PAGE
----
Love the series on Ray and his "addiction." Trust GBT to deal with a real issue that we all try to ignore. These warriors go and put themselves in a high-stress violent situation year after year and we're surprised that they can't just plug right back in to civilian life? We owe them big time, including help on this.
It seems Ray's five tours of duty have taken their emotional toll on him and he's not adapting well to being back. He needs some readjustment help, as with so many real soldiers who have seen too much conflict and spent too many tense moments feeling targeted.
A guy going back for his sixth tour attacks a guy who squinted at him. This isn't going to be fun.
I've read every single posting to The Sandbox since its inception in October 2006 (thanks for this invaluable education!) and that is the only reason I understand B.D.'s willingness to leave Boopsie in the middle of ...the night, just to grab a beer with Ray. There's nothing like Doonesbury to give you a perspective on other lives.
I'm worried for Ray. My first thought wasn't that the other guy must have deserved it, I thought it was time to get Ray some help because he's been on too many tours. Thank goodness B.D. is there for him. Watching B.D. get Ray to see he has a mental health problem that cannot be ignored would resonate with so many families...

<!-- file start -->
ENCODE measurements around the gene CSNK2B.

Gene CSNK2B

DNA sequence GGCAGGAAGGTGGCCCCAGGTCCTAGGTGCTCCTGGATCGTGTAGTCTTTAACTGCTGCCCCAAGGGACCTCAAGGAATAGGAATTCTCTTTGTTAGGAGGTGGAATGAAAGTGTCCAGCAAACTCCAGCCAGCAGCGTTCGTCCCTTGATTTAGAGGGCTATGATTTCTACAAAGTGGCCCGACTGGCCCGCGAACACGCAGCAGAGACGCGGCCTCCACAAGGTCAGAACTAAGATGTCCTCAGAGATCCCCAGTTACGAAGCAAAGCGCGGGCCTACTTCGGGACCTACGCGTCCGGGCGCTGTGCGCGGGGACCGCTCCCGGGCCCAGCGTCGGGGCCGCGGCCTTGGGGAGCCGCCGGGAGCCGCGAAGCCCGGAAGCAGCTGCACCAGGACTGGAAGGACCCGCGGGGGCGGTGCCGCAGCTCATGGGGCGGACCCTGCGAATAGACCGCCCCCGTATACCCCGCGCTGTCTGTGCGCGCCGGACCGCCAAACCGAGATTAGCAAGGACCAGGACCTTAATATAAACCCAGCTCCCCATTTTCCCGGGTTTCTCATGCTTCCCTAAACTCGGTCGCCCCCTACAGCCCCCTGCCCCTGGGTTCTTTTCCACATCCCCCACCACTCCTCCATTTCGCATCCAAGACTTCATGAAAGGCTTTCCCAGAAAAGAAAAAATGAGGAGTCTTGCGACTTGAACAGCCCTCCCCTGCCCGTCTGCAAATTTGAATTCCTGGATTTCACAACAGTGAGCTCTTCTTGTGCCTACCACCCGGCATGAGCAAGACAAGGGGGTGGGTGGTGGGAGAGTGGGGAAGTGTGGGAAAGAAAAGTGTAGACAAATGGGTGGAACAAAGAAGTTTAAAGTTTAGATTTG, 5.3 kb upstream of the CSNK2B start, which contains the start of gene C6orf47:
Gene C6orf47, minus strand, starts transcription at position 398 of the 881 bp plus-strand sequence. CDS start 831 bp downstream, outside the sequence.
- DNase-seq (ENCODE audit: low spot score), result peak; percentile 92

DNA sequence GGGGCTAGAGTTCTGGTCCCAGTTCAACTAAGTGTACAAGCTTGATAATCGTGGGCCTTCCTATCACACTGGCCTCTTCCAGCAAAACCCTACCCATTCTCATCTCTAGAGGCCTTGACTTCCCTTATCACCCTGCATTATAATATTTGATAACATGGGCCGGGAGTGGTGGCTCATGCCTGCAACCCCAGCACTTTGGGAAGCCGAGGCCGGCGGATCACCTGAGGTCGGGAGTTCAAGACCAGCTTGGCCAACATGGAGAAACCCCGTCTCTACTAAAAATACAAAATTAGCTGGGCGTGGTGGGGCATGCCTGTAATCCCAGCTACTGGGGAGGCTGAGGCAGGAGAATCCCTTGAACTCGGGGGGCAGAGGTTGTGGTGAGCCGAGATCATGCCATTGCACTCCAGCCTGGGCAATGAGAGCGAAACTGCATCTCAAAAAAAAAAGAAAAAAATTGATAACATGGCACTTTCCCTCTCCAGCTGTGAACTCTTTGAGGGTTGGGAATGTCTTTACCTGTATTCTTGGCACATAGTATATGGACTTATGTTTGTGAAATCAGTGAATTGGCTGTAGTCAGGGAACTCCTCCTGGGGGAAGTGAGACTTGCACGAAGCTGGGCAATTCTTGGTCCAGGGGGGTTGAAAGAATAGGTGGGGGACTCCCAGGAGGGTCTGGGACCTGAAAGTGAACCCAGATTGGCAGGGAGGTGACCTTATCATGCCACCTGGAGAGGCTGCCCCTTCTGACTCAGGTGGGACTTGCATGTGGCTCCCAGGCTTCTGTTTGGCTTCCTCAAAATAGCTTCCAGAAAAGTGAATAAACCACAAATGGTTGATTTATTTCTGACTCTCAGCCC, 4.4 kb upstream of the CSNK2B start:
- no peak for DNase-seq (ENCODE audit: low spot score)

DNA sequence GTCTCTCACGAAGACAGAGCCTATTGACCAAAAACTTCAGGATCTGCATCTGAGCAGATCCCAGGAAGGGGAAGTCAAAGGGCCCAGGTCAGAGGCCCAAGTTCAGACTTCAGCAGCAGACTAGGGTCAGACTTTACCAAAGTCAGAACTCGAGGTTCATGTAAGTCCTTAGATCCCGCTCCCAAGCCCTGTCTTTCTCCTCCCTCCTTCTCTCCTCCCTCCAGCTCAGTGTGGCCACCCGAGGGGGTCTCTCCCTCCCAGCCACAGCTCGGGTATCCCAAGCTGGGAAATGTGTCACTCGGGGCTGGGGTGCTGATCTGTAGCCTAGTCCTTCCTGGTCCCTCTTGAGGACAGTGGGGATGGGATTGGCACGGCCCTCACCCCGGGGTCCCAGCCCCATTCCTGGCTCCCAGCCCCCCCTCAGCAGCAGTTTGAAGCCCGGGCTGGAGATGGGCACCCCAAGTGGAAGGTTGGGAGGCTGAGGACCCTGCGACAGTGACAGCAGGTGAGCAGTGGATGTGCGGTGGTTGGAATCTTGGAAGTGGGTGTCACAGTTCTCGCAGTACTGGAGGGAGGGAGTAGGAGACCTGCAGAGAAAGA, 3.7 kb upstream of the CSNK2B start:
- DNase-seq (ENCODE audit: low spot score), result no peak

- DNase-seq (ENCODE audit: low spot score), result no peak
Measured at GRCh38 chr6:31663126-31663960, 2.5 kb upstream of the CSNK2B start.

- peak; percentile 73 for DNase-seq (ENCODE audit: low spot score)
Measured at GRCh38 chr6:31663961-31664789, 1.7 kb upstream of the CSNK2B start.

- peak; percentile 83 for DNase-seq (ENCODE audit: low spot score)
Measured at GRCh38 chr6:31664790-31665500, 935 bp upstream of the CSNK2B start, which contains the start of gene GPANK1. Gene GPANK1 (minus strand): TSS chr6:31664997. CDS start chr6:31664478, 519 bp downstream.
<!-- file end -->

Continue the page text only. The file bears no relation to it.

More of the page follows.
Today's strip is hilarious. That is so like the compartmentalized brain of a guy. Thanks!
Saved by his own hubris? A guy as cool, calm and collected as Ray would only lose it in a bar because of one thing -- a brash, mouthy contractor-type, someone whose braggadocio would extend to putting down regular grunts like Ray's brothers-in-arms. Someone just like Jeff!! Perhaps this is how the Red Rascal will be saved from a fate worse than death in Berzerkistan.
I grew up next to Fort Drum, back when it was Camp Drum, and remember well when the Tenth Mountain Division was permanently stationed there. My favorite conversation with the guys went like this: Me: "Where are you from?" Him: "Texas." (or South Carolina, or Missouri...) Me: "So how do you like the snow?" (This in November) Him: "I love it!" Me, smiling: "We'll talk again in March." That region averages ten feet of snow a year. I'll also note that the locals love the folks from Drum. It's a good fit. And I wish Ray luck getting up there this time of year. The snow belt is an evil stretch between Watertown and Syracuse, and you couldn't pay me to fly there in the winter.
Thank you for pointing out the not-so-subliminal self-promotion of network news in general, and NBC in particular. I took a stop watch and a DVR and calculated the actual information time in a typical Nightly News broadcast. Out of 21 minutes of programming, 10 conveyed actual, new information.
Bless you for doing a number on Brian Williams' cliche addiction. Doesn't the Betty Ford Clinic have a wing for that sort of thing? I came close to emailing him in December to suggest a New Year's resolution to abstain from "our very own" for a year.